Editors Note: The following is a five-part series called “The Truth about the Big Easy” curated by Parker Kim. This series is in partnership with Via Nola Vie and aims to give transplants and locals a series look at what is happening in our local government.
New Orleans always seems to be being left out of the national conversation. Whenever New Orleans is being mentioned it is either about a natural disaster or a report on the rampant partying going on on Bourbon. Sometimes we forget that there is so much more happening behind the scenes in our city. The floats this year at Krewe De Veux were a clear indication that there is more going on behind the curtain in the New Orleans government. From public education to infrastructure this series of articles will give you a better indication of the current state of this great city. There are so many questions that need to be answered and hopefully, this series of articles opens the curtain to why things are the way they are here maybe just a little bit.
Gordon Plaza Residents watch their “public servants” become self-interested celebrities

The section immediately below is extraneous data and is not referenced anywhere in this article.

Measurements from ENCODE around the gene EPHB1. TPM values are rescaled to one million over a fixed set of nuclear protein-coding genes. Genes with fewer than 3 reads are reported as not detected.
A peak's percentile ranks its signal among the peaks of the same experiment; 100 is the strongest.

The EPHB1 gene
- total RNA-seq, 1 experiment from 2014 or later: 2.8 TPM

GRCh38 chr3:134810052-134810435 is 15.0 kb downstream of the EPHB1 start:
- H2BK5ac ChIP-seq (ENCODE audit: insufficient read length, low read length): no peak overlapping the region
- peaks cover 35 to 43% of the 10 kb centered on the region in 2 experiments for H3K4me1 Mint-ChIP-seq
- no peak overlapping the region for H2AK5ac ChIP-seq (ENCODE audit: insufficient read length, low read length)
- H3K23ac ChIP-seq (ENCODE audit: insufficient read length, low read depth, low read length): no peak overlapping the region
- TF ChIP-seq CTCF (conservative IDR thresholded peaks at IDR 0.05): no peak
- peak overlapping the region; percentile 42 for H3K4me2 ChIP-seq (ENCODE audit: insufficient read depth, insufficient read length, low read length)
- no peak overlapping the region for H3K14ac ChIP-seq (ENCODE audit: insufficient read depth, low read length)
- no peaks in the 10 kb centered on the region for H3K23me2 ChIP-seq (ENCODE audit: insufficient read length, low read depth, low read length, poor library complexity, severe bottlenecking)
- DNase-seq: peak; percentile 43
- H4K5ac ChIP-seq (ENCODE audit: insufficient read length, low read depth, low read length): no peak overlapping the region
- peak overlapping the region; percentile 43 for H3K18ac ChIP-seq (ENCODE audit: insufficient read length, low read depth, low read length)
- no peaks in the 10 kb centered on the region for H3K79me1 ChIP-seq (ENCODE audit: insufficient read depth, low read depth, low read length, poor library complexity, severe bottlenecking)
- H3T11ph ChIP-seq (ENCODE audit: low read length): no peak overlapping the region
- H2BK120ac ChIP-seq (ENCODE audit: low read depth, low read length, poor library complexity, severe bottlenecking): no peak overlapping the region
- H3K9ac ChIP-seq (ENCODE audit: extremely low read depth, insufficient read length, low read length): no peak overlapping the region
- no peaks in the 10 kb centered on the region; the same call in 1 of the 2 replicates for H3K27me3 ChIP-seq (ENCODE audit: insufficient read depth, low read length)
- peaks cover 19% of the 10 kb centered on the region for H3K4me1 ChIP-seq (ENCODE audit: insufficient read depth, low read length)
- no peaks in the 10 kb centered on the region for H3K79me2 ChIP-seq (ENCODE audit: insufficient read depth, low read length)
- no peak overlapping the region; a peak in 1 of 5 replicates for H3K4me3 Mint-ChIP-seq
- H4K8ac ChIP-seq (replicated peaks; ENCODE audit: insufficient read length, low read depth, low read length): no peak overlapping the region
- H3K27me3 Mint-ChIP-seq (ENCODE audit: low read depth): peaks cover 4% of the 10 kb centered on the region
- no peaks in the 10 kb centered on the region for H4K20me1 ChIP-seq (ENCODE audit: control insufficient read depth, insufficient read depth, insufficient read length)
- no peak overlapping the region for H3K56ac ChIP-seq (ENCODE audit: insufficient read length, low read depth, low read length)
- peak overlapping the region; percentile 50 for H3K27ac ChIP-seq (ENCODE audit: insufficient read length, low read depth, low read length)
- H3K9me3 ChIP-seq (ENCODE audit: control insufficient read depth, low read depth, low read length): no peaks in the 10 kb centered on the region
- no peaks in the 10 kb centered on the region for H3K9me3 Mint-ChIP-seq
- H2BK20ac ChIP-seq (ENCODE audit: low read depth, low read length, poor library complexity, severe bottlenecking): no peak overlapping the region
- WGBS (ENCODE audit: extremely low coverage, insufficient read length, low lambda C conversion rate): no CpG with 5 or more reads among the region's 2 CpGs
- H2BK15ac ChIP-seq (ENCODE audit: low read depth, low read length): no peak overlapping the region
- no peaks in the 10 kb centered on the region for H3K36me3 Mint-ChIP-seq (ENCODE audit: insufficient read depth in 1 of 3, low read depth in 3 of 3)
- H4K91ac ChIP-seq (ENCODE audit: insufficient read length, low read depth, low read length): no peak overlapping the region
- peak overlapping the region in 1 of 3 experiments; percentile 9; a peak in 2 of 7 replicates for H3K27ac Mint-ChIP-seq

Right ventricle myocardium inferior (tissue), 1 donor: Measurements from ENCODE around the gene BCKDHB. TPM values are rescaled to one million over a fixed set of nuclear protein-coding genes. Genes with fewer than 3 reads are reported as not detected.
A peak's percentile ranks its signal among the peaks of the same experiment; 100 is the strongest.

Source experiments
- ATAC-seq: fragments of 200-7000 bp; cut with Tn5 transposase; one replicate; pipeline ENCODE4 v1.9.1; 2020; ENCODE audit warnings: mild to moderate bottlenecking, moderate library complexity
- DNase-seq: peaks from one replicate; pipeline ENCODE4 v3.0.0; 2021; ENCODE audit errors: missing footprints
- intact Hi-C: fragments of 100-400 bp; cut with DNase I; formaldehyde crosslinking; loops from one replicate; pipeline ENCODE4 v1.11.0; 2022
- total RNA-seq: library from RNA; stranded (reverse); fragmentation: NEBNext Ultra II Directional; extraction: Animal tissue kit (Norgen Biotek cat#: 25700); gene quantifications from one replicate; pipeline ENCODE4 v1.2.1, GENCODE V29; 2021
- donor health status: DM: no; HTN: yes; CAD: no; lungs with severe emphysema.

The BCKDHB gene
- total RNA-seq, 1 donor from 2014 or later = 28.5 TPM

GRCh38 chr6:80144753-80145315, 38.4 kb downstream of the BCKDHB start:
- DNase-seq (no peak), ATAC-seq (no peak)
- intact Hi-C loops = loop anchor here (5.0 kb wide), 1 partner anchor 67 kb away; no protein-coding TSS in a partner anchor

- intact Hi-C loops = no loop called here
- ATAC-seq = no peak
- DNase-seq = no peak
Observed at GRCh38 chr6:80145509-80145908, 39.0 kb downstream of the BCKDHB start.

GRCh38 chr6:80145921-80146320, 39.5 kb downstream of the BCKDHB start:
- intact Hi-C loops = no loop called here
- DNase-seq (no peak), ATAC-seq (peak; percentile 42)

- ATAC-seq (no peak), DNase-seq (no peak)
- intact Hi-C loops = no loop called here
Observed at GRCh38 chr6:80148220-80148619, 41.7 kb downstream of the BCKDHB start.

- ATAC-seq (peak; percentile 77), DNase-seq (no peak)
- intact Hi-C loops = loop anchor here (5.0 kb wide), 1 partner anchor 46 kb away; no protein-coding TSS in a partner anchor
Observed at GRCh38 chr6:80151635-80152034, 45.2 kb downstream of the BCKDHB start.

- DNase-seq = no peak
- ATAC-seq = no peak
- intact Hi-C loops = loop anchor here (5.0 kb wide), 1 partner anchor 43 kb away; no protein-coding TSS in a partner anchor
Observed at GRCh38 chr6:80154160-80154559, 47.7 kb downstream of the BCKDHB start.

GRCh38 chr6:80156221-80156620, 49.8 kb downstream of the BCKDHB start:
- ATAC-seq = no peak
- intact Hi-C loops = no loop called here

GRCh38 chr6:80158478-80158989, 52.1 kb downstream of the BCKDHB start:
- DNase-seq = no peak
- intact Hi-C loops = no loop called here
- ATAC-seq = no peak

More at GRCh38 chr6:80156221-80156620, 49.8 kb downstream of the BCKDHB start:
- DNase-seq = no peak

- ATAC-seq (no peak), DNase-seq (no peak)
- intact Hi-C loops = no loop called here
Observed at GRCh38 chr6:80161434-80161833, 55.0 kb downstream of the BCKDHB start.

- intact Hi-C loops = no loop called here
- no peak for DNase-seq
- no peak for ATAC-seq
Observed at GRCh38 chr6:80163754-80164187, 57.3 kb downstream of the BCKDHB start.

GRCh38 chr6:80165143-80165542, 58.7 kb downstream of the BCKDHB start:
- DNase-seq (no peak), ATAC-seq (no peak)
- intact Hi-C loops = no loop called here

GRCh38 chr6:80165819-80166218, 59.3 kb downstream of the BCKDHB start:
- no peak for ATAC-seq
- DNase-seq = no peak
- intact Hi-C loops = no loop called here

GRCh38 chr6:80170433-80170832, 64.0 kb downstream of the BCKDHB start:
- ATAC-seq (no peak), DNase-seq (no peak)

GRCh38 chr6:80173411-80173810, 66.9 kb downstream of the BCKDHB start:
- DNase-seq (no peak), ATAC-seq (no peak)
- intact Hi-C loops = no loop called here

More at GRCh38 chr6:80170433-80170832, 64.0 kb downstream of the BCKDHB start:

“Nobody gives a damn about us.” -Sheena Dedmond (Resident of Gordon Plaza)
For thirty years, the city of New Orleans has refused to listen to the dire voices of Gordon Plaza. In the 1980s, Gordon Plaza residents purchased homes built by the city of New Orleans that, unbenounced to the buyers, sat atop a toxic landfill. Deemed a superfund site by the EPA, the carcinogenic land is killing these residents. They have been relentlessly fighting for a fully funded relocation, but the city refuses to compensate them. In 2019, the residents won $14 million in a lawsuit against the city, but they haven’t received any money because of government loopholes. In the meantime, people are dying.
What was marketed to be affordable housing for lower-income black families turned out to be a government scam. Without the money to buy new homes, no one to buy toxic properties, and no accountability from the city, these residents are stuck. As resident Shannon Rainey explains, “We like Alcatraz, we’re just here. If we go one way, it’s toxic. If we go the other way it’s toxic.”